I wrote these notes about The Creation of Feminist Consciousness from the Middle Ages to Eighteen Seventy by Gerda Lerner some years ago and thought I’d publish them here because her message is still relevant. This book is a follow up to her earlier book, The Creation of Patriarchy.
Through a meticulous and inspiring look at the writings of women from the middle ages, Gerda Lerner traces the emergence of feminist consciousness. She apologises for looking mainly at Western Europe but explains that is a reflection of her expertise and wish to make the project manageable more than anything else.
These are the main general themes that I noticed:
1. From the beginning of patriarchy, every philosophical system has defined women as inferior and marginal. For thousands of years women’s subhuman-ness was taken as a given without question or any need for explanation.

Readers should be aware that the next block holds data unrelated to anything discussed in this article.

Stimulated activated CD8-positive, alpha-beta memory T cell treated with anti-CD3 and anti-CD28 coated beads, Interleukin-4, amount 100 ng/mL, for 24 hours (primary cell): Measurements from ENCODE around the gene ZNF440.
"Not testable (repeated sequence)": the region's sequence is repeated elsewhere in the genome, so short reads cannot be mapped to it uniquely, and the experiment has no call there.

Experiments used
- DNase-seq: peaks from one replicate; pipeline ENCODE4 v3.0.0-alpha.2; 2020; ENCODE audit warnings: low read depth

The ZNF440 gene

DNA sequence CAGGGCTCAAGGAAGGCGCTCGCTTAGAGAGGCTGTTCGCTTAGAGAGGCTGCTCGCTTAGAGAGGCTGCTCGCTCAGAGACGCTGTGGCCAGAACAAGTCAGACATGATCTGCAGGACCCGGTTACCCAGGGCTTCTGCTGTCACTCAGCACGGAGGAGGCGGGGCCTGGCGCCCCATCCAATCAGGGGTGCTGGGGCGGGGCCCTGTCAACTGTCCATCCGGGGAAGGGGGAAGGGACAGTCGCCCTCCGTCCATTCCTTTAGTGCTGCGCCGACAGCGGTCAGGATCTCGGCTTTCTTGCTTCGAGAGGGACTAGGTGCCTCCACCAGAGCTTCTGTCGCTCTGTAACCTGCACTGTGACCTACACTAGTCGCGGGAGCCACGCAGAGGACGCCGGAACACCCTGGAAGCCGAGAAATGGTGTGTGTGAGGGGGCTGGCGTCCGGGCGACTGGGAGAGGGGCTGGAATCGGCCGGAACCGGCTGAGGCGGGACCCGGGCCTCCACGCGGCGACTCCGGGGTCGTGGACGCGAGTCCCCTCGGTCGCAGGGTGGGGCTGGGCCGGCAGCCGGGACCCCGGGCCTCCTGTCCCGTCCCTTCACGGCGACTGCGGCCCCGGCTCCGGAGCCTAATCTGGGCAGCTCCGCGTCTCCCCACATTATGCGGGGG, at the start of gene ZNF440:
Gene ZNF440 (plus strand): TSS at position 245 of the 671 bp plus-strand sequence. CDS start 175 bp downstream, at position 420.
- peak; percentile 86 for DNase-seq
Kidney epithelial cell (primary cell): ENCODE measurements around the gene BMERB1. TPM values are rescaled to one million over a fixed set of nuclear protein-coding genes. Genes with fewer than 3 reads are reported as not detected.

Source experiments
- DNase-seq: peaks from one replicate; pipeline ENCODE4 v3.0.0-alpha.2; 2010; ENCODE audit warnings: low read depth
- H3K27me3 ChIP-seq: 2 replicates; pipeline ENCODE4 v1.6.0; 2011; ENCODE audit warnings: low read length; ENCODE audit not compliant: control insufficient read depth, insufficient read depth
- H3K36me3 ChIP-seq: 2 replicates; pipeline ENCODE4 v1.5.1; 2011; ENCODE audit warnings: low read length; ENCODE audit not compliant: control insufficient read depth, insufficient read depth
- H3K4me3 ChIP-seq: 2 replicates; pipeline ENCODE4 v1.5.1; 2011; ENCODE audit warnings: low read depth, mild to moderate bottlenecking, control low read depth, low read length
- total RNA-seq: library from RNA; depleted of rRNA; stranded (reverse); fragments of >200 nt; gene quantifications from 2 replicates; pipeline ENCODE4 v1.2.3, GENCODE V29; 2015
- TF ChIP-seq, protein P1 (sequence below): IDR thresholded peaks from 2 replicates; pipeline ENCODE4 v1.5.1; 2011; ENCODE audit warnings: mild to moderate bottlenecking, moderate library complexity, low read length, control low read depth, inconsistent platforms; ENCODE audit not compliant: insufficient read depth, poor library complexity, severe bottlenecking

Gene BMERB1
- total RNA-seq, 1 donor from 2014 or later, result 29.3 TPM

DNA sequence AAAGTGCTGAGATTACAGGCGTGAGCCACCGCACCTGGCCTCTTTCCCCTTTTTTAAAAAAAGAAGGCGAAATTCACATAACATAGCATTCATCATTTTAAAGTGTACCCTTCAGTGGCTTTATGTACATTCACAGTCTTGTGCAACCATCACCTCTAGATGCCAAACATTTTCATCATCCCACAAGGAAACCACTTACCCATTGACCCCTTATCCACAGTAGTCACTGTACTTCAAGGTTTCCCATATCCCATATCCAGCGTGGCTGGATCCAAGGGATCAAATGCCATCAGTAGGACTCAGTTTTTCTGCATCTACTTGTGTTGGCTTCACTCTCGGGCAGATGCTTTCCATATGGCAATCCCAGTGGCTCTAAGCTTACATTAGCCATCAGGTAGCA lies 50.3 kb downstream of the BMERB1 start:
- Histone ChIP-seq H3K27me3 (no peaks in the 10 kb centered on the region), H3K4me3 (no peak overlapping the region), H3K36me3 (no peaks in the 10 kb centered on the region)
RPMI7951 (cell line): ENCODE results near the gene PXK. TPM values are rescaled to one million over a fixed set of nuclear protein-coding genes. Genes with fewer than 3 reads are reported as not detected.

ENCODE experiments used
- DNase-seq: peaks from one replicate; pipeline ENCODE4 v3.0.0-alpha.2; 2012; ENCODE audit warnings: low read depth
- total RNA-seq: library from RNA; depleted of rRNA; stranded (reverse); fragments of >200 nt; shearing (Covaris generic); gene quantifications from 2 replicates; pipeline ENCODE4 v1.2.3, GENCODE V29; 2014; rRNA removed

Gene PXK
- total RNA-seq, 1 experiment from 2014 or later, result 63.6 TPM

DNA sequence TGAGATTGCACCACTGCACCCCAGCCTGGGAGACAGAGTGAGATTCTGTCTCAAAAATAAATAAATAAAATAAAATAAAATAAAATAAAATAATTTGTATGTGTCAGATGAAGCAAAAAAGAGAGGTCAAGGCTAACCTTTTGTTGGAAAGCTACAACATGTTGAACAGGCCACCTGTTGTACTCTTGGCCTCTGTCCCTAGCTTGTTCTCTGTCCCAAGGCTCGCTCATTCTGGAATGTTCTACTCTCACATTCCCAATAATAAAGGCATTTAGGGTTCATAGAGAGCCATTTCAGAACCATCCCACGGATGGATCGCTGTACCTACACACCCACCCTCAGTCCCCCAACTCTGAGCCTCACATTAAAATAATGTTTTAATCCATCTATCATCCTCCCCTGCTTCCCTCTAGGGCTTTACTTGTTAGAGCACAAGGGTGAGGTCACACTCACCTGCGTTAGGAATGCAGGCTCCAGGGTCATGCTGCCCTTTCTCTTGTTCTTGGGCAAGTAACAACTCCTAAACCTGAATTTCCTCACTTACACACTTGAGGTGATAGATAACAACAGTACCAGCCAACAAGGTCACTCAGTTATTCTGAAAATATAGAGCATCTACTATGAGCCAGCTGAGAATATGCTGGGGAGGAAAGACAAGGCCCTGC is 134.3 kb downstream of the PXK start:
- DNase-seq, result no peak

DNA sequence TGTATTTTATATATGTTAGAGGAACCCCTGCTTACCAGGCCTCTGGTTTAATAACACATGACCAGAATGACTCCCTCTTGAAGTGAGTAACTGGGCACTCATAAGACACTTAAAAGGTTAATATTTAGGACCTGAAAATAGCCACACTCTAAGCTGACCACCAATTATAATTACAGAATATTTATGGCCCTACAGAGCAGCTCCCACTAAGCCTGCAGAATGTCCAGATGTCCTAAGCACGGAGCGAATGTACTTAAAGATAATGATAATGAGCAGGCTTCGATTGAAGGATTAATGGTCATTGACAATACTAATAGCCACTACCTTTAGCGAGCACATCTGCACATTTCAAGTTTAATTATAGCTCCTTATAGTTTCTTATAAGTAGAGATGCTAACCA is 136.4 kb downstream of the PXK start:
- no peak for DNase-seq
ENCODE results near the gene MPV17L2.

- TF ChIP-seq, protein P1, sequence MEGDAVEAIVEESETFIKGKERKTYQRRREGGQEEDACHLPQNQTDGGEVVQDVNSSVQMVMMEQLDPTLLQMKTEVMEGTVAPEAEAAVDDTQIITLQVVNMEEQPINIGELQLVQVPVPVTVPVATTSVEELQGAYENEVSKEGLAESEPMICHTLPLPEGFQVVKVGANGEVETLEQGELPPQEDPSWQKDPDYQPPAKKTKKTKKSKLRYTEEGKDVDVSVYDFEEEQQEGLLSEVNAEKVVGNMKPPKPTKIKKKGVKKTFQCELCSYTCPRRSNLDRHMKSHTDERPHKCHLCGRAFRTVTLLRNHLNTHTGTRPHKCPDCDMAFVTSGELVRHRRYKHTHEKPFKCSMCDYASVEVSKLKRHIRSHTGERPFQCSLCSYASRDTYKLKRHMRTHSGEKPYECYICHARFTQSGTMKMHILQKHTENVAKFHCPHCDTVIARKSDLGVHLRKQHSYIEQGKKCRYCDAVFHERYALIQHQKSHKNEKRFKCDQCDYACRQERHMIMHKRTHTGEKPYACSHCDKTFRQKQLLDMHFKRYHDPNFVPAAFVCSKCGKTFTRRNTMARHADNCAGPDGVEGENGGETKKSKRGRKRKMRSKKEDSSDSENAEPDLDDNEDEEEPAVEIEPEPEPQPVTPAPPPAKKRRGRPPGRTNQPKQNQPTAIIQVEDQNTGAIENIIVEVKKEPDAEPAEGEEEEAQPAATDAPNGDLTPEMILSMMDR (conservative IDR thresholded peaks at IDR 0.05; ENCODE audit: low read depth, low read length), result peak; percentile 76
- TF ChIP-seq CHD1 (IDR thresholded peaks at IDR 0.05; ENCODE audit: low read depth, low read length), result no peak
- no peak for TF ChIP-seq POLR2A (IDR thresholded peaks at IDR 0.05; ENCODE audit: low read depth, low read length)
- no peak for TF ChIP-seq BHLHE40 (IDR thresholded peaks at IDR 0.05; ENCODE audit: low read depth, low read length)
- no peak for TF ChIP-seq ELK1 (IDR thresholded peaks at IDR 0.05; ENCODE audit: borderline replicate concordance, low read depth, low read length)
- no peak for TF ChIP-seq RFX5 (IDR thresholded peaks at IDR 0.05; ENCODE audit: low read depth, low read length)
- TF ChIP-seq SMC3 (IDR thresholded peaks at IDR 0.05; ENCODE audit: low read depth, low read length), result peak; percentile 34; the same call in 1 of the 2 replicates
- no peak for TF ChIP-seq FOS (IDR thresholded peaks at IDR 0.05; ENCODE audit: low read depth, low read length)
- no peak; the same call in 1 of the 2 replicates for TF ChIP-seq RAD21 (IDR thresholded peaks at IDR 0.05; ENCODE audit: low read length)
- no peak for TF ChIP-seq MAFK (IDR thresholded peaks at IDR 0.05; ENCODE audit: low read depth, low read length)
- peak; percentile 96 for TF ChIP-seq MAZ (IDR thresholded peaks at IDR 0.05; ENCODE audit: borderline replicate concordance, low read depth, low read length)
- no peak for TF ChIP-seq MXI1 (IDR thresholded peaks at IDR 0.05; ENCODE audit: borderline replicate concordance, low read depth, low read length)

She illustrates this powerfully with her account of the development of the American Constitution, which included much debate about the issue of Indian men, male indentured servants, etc. but maintained utter and total silence on the issue of women (p8-9). Aristotle used the marriage relationship to justify slavery and she says “more remarkable than Aristotle’s misogynistic construction is the fact that his assumptions remained virtually unchallenged and endlessly repeated for nearly two thousand years.”